Sir William Montagu Scott McMurdo, G.C.B.

In 'The Conquest of Scinde' written in 1844, Major-General W.F.P. Napier describes the battle of Meeanee (Miani) in graphic terms. The 'General' that the author refers to is his brother, General Sir Charles James Napier, G.C.B.

"Such was the battle of Meeanee, fought on the 17th of February 1843, with two thousand men against more than thirty thousand. It was in its general arrangements, in all that depended on the commander, a model of skill and intrepidity combined; and in its details fell nothing short of any recorded deeds of arms. The front of battle was a chain of single combats, where no quarter was given, none called for, none expected; Sepoys and Europeans and Beloochs were alike bloody and remorseless, taking life for life, giving death for death. The ferocity on both sides was unbounded, the carnage horrible. The General, seeing a 22nd soldier going to kill an exhausted Belooch chief, called to him to spare; the man drove his bayonet deep, and then turning, justified the act with a homely expression, terrible in its truthfulness accompanying such a deed: "This day, General, the shambles have it all to themselves."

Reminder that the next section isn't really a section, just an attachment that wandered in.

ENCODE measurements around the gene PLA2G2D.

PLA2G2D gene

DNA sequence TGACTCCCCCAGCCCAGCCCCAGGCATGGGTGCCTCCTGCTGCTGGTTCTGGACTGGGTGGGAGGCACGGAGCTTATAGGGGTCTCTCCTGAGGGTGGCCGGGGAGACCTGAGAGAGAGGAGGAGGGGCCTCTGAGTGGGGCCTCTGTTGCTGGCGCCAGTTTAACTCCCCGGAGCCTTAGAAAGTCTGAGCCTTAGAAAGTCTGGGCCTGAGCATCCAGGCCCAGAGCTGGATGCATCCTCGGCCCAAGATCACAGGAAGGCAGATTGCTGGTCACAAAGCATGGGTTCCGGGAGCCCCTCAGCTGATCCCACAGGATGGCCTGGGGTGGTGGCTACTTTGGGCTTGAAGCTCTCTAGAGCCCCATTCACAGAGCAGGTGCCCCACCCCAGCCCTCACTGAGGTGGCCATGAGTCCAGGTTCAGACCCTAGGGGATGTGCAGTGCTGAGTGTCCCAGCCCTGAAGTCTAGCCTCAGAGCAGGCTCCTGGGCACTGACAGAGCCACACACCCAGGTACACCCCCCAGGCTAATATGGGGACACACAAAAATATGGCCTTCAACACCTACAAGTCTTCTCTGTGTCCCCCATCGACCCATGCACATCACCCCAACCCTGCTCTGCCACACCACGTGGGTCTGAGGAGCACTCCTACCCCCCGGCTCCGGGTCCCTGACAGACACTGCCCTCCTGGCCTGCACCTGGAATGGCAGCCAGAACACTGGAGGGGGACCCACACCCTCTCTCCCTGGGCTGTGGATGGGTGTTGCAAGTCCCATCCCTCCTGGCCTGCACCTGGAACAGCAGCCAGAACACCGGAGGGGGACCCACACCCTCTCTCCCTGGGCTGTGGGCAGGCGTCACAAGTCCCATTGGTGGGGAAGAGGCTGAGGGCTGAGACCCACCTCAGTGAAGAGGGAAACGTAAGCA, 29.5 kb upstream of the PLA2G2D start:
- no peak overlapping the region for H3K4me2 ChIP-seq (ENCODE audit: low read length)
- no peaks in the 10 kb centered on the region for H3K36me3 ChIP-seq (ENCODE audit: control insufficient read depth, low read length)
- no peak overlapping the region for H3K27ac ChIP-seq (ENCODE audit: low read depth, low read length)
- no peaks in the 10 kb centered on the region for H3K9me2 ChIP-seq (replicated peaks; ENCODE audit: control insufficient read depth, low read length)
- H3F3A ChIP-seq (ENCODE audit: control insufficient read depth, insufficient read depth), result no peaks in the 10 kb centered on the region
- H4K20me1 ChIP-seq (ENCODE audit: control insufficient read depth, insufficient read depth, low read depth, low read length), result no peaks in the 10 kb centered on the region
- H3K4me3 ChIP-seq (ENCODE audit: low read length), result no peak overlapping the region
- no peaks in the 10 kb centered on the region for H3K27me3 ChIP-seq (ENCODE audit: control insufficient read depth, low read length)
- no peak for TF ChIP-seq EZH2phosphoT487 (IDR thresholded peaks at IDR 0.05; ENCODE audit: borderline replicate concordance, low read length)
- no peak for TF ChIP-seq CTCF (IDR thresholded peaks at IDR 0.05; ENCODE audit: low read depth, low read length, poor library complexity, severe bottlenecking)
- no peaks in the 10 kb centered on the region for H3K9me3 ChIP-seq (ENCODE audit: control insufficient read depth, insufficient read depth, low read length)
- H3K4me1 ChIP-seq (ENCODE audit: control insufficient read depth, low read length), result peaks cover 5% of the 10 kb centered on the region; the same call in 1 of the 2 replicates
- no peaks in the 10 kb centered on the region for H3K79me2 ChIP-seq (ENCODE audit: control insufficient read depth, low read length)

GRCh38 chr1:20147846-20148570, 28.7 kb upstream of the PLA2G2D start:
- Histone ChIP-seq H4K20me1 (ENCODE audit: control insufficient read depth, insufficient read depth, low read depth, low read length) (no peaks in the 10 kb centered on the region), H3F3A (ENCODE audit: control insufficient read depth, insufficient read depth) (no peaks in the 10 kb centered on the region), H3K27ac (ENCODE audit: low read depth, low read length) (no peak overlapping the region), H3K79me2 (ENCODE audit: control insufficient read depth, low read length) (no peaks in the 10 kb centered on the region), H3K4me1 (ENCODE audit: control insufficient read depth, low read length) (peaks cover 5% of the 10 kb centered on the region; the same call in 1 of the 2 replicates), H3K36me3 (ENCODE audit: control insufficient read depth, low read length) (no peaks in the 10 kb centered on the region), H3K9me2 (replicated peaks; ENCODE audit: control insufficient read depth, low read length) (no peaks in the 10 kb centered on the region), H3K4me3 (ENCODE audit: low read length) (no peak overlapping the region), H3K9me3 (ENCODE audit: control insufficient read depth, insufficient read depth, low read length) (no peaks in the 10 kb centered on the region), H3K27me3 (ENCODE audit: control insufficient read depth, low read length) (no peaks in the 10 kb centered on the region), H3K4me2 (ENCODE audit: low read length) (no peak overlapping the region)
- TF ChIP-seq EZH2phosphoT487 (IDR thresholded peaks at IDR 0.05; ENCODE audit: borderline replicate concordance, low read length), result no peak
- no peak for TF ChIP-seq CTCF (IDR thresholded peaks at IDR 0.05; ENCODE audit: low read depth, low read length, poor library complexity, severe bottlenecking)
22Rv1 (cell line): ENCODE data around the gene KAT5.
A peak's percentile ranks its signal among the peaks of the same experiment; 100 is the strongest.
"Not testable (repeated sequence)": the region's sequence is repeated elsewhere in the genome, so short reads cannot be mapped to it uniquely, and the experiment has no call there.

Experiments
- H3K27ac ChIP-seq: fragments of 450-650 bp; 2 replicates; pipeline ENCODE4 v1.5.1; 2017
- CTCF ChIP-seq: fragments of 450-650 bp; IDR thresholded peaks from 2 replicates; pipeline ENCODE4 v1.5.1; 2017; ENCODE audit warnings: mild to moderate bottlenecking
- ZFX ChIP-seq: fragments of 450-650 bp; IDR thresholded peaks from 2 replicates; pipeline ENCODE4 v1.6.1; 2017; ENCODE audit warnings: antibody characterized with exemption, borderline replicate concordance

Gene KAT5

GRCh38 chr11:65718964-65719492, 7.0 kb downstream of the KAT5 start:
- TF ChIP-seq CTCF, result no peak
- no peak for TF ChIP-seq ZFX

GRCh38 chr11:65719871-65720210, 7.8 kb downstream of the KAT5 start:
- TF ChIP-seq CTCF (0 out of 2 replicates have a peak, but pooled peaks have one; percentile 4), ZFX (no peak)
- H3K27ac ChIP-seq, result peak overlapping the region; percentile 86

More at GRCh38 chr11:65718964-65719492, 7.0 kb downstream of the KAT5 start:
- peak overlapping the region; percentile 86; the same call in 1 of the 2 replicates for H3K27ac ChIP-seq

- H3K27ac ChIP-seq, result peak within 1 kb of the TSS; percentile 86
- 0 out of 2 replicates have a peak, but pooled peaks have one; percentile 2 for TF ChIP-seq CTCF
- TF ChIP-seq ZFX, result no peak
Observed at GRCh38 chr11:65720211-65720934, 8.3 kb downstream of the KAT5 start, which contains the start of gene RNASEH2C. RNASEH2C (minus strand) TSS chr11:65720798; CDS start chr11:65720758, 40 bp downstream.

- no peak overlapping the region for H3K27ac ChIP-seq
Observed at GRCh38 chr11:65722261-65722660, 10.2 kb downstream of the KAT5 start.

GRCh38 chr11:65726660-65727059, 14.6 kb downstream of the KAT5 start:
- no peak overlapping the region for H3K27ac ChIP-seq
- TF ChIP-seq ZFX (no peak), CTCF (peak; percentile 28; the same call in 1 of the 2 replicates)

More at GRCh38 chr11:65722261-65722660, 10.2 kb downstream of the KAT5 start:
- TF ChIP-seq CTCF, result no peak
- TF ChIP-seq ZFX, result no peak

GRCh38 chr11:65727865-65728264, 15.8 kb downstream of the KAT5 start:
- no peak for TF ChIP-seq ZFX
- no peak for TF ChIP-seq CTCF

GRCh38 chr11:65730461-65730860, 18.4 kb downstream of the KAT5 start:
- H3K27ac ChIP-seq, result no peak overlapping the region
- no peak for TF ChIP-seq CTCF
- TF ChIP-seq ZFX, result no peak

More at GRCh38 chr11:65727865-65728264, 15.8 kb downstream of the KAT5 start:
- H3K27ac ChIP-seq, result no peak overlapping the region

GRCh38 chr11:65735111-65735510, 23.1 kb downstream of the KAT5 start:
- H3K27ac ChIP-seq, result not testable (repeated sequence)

"But in every quarter were performed astonishing feats of personal daring and prowess as well as ferocity.

"Lieutenant McMurdo of the General's staff, a young man of an intrepid temper, rode like Teasdale and Jackson down on the Beloochs in the bed of the Fullaillee; his horse was killed, yet he rose instantly, and meeting Jehan Mohammed, one of the greatest and most warlike of the chiefs, slew him hand to hand in the midst of his tribe. Then while engaged with several in front, one came behind and struck fiercely, but a sergeant of the 22nd killed this enemy so instantly that his blow fell harmless. McMurdo turned and did the same service for his preserver, cleaving to the brow a Belooch who was aiming at his back; another fell beneath his whirling weapon in quick succession, and thus he extricated himself from the dangerous press. The tomb of Jehan, a great one, has since been raised by his people, who, with a warlike vanity, have placed it, not where he fell in the bottom of the Fullaillee, but sixty yards beyond the British lines where he never penetrated."

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These pages are published by a ggg-grandson, Robert McMurdo, of Brisbane, Australia
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